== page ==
Tuesday, November 23, 2010

Provincial Post - Newfoundland and Labrador

Purple Pitcher Plant
Photo from Link
 Purple Pitcher Plant

The North American Pitcher plant or Sarracenia purpurea is a cool plant being it is carnivorous. At 30 cm ( 12 inches) long, it is not a big plant. The pitchers are at the base of the plant and the flower stem grows up through the middle. 

Each pitcher is actually called a hood because the lid does not cover like a flap as for other pitcher plants. Instead the hood curls in on the sides and traps insects with its tiny hairs and digestive fluid. The hoods are beautifully veined. Each pitcher is filled with a fluid that contains digestive enzymes produced by the plant. A new pitcher relies on most of its nutrients from trapped insects like flies and spiders. By the second year of its life digestion is aided by organisms that actually live in the pitchers. These organisms or commensals include the mosquito Wyeomyia smithii and the midge Metriocnemus knabi (apparently very big names in the pitcher plant world). The carnivorous larvae of these two insects do not attack each other, however the midge will attack other mosquitos species !

Sarracenia plants live about 2 years unless damaged by fire or extreme cold. They are found  throughout the eastern seaboard of Canada and the United States.  They grow in marshland and  bogs and enjoy lots of sunshine. The pitcher plant is named after Dr. Michel Sarrasin de L’Étang (1659-1734), Canada’s first professional botanist.



Black Spruce

Photo from Flickr
Also known as the Bog Spruce (Picea mariana), the Black Spruce is widespread throughout North America's boreal region. It is found on soils with little nutritive value such as bogs and swamps. The Black spruce is a small to medium size evergreen tree that grows to an average height of 7 m to 15 m (20 - 40 feet). It is often confused with the white or red spruce but can be identified by its quadrate, dark green needles, small cones and rigid, brittle cone scales.
In the past, healing salves were made from the gum, antiscorbutic and diuretic beverages from twigs and needles, and ropes from the roots. The Black Spruce is used for Christmas trees but its main use is for pulpwood because of its long wood fibres.






Where the heck is Newfoundland and Labrador ?
Far right in red
 courtesy::http://www.map-of-canada.org/about.htm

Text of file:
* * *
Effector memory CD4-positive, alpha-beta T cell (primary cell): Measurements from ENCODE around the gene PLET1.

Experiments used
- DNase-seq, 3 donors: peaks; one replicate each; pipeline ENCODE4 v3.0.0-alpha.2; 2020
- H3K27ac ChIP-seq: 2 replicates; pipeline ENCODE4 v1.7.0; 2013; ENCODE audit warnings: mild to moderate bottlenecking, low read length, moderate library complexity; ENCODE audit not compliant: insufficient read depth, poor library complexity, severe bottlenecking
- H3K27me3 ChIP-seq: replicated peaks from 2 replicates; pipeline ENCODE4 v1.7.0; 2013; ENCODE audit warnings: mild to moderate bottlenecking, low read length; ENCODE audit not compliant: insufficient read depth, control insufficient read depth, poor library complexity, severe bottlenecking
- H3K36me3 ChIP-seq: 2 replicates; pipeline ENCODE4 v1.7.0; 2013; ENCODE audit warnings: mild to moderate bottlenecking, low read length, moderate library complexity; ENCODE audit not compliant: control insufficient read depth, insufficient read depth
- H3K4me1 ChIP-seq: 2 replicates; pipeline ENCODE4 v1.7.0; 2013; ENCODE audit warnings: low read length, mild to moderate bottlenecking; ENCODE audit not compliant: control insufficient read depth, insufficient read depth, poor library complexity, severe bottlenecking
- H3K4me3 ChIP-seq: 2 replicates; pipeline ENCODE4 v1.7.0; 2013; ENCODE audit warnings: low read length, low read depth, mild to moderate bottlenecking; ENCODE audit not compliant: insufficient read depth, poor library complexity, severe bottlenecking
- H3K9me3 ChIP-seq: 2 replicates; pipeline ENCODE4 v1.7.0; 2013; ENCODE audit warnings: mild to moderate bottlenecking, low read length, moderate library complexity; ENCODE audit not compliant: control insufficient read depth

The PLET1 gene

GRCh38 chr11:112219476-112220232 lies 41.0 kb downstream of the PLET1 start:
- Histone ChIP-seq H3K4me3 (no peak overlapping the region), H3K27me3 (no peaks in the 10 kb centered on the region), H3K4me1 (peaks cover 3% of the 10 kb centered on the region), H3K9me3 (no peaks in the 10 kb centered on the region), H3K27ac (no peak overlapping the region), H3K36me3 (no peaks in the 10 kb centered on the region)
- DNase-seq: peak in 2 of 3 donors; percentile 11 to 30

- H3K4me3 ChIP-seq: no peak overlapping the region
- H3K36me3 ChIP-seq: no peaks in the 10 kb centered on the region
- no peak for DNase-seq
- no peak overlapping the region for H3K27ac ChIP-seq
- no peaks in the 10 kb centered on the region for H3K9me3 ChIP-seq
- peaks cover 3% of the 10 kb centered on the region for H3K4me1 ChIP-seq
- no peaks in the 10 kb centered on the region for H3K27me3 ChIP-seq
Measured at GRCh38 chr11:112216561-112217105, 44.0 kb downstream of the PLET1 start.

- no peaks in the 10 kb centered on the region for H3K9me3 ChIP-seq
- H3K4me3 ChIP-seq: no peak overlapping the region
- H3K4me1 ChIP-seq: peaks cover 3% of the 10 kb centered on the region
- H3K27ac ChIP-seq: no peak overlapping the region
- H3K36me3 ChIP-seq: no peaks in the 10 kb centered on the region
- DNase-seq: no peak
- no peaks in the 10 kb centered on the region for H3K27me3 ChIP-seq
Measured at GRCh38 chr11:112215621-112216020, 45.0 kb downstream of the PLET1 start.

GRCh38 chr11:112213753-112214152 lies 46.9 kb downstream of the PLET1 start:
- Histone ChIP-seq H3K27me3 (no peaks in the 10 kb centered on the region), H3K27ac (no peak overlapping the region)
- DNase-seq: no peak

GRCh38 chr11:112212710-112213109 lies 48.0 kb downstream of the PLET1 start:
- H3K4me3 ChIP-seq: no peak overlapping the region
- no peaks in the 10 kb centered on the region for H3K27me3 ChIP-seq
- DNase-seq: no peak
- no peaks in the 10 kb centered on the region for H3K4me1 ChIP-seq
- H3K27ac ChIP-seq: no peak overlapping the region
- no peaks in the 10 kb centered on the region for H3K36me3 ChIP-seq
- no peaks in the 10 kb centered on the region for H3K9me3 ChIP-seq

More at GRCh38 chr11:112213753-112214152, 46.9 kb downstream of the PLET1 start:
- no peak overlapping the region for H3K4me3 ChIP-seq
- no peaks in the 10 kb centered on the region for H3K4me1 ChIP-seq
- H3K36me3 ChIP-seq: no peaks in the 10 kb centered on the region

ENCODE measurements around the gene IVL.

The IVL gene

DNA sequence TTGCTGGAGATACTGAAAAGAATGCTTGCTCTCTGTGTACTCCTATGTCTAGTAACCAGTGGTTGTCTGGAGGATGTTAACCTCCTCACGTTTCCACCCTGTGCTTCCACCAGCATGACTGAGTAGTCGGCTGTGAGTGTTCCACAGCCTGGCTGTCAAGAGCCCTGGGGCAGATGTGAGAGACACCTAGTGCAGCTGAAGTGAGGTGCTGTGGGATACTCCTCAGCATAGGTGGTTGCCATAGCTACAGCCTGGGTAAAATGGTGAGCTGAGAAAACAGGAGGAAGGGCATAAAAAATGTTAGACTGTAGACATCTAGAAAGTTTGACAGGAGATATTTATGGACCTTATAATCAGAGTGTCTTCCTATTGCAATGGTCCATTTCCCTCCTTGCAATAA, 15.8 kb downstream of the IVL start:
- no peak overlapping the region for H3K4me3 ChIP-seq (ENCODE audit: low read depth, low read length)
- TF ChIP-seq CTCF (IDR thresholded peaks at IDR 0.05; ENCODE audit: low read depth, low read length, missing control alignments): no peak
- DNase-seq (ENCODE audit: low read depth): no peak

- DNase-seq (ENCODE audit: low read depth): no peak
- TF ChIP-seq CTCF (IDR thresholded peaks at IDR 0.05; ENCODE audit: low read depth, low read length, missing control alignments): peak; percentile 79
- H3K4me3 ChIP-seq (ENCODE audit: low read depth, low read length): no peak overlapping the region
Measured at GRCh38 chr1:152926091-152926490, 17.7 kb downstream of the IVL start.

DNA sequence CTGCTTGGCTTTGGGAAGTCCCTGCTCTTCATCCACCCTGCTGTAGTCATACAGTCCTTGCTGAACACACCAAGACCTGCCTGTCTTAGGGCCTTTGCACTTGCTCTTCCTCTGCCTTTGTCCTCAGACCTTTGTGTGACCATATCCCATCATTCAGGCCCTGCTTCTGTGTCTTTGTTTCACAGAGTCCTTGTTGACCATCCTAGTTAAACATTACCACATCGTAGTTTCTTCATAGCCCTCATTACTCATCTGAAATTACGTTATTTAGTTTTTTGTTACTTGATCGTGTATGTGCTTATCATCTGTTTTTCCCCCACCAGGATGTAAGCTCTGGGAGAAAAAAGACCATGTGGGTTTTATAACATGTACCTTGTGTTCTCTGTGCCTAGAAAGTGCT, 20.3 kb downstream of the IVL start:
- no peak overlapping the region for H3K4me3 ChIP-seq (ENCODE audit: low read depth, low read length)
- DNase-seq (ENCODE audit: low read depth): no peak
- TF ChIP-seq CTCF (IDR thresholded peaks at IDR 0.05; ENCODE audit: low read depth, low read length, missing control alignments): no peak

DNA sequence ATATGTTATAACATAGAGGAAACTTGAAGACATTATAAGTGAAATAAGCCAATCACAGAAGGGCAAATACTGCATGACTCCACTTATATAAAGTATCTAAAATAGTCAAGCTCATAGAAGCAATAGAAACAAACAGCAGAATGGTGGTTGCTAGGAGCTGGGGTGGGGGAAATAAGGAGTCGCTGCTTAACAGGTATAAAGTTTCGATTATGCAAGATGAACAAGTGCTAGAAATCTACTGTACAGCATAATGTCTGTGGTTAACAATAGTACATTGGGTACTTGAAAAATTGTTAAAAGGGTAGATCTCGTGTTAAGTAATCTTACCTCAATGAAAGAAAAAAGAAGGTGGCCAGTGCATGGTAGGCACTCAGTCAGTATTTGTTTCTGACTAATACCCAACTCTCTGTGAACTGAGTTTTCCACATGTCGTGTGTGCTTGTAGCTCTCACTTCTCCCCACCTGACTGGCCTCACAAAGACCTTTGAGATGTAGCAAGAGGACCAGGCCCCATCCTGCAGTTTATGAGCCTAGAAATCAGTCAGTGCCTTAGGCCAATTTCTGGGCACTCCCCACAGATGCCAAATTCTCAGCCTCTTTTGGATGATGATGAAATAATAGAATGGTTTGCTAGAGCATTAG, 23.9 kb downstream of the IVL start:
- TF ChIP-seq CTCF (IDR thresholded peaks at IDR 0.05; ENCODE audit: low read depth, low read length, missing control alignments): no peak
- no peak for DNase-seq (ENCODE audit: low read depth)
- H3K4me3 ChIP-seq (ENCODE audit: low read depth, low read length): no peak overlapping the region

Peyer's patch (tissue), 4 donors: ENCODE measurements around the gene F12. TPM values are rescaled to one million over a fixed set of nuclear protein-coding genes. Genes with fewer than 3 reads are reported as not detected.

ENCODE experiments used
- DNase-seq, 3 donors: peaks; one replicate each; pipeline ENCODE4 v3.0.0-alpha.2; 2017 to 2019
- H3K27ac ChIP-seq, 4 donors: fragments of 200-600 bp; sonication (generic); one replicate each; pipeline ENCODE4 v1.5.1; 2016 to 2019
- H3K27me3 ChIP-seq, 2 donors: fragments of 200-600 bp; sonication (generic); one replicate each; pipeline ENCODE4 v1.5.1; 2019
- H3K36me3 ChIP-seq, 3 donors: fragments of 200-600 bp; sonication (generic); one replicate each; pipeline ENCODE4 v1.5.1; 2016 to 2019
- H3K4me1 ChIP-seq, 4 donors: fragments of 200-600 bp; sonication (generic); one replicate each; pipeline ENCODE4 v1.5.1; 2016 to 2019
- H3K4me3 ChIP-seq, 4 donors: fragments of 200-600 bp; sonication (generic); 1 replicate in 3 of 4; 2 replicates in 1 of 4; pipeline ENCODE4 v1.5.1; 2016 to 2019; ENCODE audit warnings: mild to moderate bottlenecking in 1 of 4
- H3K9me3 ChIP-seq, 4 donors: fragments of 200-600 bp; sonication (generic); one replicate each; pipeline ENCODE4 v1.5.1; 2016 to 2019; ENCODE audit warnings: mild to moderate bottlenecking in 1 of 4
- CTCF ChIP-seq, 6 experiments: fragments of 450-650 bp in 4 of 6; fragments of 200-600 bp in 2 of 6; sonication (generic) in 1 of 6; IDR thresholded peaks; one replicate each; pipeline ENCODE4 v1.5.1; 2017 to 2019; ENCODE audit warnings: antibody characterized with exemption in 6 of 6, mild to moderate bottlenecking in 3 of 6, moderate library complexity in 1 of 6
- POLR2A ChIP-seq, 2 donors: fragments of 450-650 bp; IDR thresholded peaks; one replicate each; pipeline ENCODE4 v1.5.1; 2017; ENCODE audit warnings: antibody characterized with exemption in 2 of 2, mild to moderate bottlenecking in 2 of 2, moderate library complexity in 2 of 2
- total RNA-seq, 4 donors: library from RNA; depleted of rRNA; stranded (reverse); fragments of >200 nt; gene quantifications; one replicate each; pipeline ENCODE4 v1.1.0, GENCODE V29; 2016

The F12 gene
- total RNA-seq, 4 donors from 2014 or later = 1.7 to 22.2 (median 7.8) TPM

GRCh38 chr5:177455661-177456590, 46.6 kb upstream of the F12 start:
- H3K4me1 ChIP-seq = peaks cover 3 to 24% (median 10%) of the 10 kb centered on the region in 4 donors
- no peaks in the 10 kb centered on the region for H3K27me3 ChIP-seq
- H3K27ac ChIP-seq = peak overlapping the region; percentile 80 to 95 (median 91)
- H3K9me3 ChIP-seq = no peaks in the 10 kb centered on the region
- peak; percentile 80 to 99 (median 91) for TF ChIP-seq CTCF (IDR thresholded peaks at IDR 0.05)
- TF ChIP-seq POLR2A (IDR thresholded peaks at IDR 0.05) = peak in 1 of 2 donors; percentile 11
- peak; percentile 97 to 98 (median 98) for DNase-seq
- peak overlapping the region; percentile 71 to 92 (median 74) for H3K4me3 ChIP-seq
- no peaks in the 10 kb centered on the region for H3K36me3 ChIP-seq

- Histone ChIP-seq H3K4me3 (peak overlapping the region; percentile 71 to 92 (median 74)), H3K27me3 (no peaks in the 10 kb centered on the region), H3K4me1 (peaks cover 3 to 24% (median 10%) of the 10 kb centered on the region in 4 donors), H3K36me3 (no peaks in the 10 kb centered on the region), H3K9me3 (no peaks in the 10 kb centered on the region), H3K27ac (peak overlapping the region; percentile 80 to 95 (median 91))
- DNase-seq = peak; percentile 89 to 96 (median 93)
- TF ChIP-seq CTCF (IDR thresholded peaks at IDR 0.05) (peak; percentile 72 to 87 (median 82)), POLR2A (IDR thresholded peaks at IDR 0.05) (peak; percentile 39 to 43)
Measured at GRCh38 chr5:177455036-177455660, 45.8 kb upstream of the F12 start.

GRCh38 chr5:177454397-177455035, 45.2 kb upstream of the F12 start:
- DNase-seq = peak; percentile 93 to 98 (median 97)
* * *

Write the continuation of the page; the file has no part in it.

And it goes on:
10 comments:

  1. oooo! Carnivorous plants are cool. It is such a clever adaption that allows them to live in poor conditions. I blogged about our Sundew or drosera which has sticky 'hands' which the bugs stick to and it curls around them. It is tiny though compared to pitcher plants. (Check post: Bushfire regrowth)

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  2. I think pitcher plants are so interesting, at least I am not a fly or spider. They might think as I do. Nature has so many amazing and unique tricks up her sleeve. I like to go to the botanical gardens to see all the carnivorous plants. I wonder what they get fed, since the gardens are always insect free? I am going to ask next time.

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  3. Dear Patty, I must confess that I have never warmed to carniverous plants...all those half digested creepy crawlies lurking deep inside them. No, not for me!!

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  4. Thank you all for your comments. I have never seen a pitcher plant, one day I am sure.

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  5. I had a Sarracenia 2-3 years ago. It was doing fine till my dogs decided that it tasted good.

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  6. I didnt know that pitcher plants are also found in temperate countries, that means they are able to adapt in any condition to survive. I love them just for decoration because they look so unique and exotic but not the fact that they are carnivorous..

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  7. Thank goodness pitcher plants aren't interested in anything bigger than bugs! We tend to think of plants as benign-sure some have defense mechanisms, but it would be a whole new world, if they were to go on the offense and we had to fear for the return of the family cat out for a stroll in the garden.
    Seriously, interesting post! Have a great weekend!

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  8. I like the colors that Sarracenias ger. They would have come handy to have back in my country to deal with the bugs, but we never could have any carnivorous plant because none can last in that heat.

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  9. I once heard a little fly in distress as it flew into one of those never to fly back out again. I'm always amazed by these plants though they don't like the heat in the house - I'm always having to mist them.

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  10. Pitcher plants are native here in Malaysia. I think they are beautiful and the fact that they trap and devour insects makes them a good for eco-pest control.

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